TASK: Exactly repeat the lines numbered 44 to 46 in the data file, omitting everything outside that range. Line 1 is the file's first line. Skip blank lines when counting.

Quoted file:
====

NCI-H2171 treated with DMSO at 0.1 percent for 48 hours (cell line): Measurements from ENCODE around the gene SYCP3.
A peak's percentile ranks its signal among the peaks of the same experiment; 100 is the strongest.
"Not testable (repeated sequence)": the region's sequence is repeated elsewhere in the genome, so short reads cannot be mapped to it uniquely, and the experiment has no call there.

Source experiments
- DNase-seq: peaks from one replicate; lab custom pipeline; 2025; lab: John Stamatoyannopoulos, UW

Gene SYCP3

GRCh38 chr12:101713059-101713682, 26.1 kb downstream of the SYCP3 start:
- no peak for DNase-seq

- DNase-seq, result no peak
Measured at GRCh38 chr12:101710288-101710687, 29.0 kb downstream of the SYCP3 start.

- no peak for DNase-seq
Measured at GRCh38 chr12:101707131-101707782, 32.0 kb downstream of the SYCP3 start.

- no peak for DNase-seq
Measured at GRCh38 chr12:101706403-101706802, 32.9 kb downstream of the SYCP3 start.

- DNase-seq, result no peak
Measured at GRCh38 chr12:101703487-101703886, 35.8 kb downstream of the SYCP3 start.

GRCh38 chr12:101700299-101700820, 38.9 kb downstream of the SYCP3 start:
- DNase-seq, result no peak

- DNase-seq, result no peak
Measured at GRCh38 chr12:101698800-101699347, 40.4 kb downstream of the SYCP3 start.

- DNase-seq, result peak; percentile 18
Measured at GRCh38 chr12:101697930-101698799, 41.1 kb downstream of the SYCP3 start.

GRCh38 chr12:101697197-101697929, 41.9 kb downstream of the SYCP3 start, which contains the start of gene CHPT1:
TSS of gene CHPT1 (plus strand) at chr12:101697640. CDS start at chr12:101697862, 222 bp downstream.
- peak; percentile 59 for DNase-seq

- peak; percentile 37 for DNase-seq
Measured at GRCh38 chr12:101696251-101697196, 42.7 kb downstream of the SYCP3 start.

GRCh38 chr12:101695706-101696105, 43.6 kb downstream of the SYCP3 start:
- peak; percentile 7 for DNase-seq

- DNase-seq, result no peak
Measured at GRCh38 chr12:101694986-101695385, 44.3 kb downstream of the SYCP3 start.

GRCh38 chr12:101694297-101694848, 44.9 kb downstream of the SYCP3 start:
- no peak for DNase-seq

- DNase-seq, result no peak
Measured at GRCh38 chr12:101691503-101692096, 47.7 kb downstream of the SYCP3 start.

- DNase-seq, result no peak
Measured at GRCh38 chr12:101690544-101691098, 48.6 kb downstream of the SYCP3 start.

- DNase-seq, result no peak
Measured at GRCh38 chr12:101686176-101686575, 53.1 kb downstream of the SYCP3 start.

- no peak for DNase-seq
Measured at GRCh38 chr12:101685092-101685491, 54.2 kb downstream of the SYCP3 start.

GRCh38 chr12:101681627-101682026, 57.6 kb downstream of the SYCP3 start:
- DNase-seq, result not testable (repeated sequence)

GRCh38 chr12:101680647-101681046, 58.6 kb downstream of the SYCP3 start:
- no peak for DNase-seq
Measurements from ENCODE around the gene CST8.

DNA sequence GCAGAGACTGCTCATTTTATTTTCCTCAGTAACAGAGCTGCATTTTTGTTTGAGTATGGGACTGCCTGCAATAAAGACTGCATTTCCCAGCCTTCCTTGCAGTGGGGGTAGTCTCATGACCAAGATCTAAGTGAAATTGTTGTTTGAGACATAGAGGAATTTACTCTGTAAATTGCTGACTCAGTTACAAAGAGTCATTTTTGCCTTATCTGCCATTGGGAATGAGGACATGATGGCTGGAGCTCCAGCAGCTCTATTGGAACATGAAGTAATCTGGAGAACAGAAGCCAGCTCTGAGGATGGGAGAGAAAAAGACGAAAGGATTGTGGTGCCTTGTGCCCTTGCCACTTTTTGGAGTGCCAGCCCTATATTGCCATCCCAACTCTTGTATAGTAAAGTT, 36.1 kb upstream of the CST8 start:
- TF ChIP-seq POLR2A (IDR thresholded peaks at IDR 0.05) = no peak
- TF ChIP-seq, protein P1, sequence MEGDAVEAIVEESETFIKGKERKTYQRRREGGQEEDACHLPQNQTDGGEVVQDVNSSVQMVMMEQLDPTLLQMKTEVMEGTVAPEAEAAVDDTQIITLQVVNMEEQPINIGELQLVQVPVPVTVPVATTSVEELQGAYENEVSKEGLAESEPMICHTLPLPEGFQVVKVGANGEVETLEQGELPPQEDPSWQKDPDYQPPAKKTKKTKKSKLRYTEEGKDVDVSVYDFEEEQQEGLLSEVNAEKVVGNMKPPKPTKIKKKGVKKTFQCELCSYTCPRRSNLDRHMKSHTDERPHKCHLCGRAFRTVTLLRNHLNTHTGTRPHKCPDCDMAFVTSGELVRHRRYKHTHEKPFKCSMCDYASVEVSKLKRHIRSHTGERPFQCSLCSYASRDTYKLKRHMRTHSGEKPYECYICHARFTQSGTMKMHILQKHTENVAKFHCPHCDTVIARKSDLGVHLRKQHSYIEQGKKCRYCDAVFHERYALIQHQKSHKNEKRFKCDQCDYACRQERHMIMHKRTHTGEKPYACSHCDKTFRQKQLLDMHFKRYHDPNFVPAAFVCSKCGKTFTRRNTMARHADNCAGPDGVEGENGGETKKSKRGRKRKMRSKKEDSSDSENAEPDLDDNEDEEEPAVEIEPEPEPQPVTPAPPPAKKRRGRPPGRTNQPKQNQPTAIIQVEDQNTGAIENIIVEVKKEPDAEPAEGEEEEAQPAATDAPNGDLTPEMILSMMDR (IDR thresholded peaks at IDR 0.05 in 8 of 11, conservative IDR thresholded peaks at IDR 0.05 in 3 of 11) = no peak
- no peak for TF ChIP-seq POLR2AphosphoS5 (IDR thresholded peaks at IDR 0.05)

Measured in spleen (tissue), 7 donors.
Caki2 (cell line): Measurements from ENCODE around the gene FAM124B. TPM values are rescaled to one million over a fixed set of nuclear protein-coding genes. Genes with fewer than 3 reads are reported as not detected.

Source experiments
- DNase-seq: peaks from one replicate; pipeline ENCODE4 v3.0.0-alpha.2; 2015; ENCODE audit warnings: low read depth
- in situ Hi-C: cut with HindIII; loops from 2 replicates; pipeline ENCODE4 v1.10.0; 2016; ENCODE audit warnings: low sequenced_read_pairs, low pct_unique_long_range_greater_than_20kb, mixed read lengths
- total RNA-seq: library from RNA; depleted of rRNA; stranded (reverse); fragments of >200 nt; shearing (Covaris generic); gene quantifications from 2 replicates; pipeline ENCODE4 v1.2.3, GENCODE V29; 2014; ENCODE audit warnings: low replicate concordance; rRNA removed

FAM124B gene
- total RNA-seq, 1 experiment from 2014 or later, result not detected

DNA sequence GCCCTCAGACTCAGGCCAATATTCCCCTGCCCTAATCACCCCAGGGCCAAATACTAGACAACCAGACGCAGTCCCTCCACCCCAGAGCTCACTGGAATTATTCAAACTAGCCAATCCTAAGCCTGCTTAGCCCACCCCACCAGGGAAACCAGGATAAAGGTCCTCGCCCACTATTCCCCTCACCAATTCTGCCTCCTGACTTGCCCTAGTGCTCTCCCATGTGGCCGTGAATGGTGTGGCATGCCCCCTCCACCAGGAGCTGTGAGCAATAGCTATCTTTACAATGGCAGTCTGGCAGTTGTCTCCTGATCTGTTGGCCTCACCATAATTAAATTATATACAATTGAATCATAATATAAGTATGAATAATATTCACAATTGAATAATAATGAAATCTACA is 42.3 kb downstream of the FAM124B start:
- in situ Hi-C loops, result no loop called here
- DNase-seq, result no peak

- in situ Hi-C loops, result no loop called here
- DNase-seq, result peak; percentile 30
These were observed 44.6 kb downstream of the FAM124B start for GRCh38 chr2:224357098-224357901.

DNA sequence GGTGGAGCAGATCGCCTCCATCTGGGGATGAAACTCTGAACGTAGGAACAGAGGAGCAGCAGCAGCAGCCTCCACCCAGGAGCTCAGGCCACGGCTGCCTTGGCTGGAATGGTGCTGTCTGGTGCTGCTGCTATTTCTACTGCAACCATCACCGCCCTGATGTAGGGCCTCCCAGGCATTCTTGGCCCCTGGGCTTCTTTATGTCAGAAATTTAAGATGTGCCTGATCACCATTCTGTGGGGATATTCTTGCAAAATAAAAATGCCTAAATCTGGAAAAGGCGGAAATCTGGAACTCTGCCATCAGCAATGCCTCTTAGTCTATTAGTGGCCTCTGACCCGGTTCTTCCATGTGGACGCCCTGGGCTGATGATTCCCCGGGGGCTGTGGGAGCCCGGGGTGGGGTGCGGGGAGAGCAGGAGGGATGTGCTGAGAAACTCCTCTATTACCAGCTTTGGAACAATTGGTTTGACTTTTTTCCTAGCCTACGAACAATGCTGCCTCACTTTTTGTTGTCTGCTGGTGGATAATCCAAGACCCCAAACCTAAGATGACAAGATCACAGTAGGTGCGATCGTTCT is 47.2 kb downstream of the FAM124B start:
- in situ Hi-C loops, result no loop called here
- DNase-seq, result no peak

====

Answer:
GRCh38 chr12:101680647-101681046, 58.6 kb downstream of the SYCP3 start:
- no peak for DNase-seq
Measurements from ENCODE around the gene CST8.